August 30, 2002, 10:30 am
Filed under: uncategorized

A few questions . . .

From a church planting book by Aubrey Malphus that I’ve been reading:

What are your motives for wanting to plant a church? Are they the same as those found in 1 Thessalonians 2:2-6?

How would you describe your character? Does your character match up to that of Paul in 1 Thessalonians 2:2-8?

What are you doing to develop your character?

By the way, to attemtp to answer these questions, I found it helpful to read 1 Thessalonians 2 from The Message.

August 29, 2002, 2:50 pm
Filed under: uncategorized

Last night a good friend who lives in L.A. came over and had dinner with Michelle and I. He knows us and our church very well, and he and I stayed up late talking about the nature of things around here lately. He gave some really good, wise counsel. How refreshing. I keep telling him that someday he and I will plant a church together. The funny thing is that now he has other friends who are telling him the same thing. I’m going to really pray for this guy . . . maybe someday something will happen.

August 29, 2002, 9:33 am
Filed under: uncategorized

So awhile back, I was reading the Water’s Edge blog, as written by Joel McClure and Randy Buist. Joel’s post from July 29 was a cool exercise he did to release tension that he sensed in himself while driving.

I remembered that process this morning, and as I prayed, here’s what I did:

God, I submit.

I fully and completely submit.

As I breathe out, I release frustration, anger, and confusion.

As I breathe in, I receive Your peace, power, and clarity.

As I breathe out, I release pride, discontentment, and worry.

As I breathe in, I receive Your joy, confidence, and authority.

As I breathe out, I release powerless thoughts and feelings.

As I breathe in, I receive discernment.

Search me, O God, and know my heart;

test me and know my thoughts.

~Psalm 139:23

August 28, 2002, 3:52 pm
Filed under: uncategorized

Way too stinking busy around here. My desk is all piled up, mostly with meaningless crap.

I’ve been thinking, though. Thinking about the degree to which I’m perpetuating a dangerous flow of consumerism under the guise of “ministry” via programs. I have made arguments to the “powers that be” to that effect, but have been met with a blank stare that says, “Duh . . . of course these programs we’re doing are important and valid ministry. What are you trying to say?”

I think what I’m trying to say is that here we are, in the middle of a bunch of problems that have arisen out of what I call dissatisfied customers – people who we helped train in consumerism, but have become bored or bothered by the products we’ve been offering them lately. Yes, here we are, and we have a better opportunity than ever before to reinvent our reality. But no, we like being consumers. We like catering to consumers. We have job security as long as there are consumers. We insure that people still “need us” as long as there are consumers.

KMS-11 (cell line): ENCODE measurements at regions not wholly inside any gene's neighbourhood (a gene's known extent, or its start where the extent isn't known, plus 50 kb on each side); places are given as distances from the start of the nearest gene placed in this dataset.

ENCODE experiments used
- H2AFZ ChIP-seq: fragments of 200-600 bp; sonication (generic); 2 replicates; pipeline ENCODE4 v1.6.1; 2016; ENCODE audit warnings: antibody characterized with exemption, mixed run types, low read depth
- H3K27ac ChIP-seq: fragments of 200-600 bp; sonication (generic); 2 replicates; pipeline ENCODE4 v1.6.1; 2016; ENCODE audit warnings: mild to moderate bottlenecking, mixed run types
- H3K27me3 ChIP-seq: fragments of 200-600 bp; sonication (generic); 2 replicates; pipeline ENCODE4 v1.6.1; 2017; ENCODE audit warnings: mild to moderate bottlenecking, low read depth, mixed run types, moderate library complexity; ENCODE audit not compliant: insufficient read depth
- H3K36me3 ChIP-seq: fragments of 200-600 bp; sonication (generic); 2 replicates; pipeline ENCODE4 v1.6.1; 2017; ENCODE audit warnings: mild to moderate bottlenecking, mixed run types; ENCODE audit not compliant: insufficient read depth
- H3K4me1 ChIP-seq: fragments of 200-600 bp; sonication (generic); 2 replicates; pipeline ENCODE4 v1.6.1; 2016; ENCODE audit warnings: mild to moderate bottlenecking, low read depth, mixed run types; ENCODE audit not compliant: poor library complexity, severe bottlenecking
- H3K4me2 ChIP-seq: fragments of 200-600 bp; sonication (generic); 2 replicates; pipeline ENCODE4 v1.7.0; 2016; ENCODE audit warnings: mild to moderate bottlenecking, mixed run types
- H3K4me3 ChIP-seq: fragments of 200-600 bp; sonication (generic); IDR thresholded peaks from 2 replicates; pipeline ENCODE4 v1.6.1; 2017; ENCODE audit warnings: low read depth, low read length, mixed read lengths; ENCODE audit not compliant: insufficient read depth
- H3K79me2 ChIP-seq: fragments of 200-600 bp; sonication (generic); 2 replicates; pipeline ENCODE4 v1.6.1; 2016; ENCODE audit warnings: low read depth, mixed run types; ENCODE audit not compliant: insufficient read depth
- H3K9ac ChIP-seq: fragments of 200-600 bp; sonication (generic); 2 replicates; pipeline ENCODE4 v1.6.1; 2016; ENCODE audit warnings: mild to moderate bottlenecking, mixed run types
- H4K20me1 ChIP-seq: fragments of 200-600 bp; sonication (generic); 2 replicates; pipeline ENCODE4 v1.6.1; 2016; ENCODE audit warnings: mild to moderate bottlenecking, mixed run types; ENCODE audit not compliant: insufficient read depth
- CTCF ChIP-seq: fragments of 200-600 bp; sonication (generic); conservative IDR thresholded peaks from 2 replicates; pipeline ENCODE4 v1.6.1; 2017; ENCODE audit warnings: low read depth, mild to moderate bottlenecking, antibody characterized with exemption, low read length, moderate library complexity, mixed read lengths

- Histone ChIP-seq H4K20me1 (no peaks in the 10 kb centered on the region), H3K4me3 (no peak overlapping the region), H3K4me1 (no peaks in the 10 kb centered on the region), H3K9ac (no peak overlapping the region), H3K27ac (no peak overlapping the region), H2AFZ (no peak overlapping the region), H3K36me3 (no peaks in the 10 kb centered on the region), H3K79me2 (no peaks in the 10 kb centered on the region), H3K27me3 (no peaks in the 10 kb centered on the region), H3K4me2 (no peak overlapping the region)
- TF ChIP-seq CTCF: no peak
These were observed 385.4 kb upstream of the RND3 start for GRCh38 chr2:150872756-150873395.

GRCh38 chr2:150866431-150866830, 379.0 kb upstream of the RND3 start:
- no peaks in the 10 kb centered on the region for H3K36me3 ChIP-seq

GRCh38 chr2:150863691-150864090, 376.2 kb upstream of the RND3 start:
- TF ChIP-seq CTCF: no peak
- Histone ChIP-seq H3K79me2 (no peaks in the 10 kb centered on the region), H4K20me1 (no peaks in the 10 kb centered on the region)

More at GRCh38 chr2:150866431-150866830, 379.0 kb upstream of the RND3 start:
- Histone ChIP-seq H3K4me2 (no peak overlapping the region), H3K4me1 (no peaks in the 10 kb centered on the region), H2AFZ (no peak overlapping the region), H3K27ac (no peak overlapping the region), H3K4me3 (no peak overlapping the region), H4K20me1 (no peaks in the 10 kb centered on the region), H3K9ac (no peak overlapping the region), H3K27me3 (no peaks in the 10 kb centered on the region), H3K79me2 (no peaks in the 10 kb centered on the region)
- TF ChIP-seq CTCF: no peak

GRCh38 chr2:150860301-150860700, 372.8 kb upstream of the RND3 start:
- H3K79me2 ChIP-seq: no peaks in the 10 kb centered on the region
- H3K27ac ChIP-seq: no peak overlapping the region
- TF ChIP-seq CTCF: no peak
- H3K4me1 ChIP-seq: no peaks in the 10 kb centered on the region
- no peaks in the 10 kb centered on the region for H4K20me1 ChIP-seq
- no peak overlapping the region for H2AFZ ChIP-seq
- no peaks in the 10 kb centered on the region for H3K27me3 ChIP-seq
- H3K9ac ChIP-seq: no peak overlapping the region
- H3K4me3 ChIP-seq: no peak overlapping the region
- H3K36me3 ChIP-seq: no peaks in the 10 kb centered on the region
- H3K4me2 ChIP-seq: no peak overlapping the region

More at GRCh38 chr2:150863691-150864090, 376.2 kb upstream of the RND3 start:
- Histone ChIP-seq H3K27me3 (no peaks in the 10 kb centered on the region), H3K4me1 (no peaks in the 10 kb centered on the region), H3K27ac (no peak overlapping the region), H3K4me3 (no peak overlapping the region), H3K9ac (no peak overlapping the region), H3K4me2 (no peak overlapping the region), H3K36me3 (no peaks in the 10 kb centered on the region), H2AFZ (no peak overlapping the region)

I wish I could explain this away as cynical discontentment, but I know better.

August 27, 2002, 8:55 am
Filed under: uncategorized

There are some really interesting conversations going on over at the postmodern theology discussion group regarding evangelism in postmodern communities and what the distinctives are within postmodern communities.

August 24, 2002, 10:47 am
Filed under: uncategorized

From Erwin McManus’ book An Unstoppable Force

When we sense the dissipation of our ethos, we begin to undergird it by establishing more laws and more rules. And that has been the experience of the church. In seeking to keep people moving in a common direction, the church has become far too dependent on rules, guidelines, and laws. One of the unusual things about a commonly held belief or value is that the law or the rule isn’t necessary to keep people within its boundaries. If you have to try to make someone do something, then you have a real problem. As long as you’re making people do things, it implies that they don’t want to. This may work with children, but it is destined to fail with adults. When the church neglects the development of ethos, legalism rules.

How true! What irony there . . . the people in church lack the desire to pursue God in a genuine and personal way, so they legislate it. Then when voices come along that attempt to free them from the chains of this legalism, they rebel and insist that they love their chains.

Perhaps prison is the safest place of all . . . nobody would ever try to break in, would they?

August 24, 2002, 10:33 am
Filed under: uncategorized

Meet Len. He’s one of the insightful voices in the postmodern theology discussion group.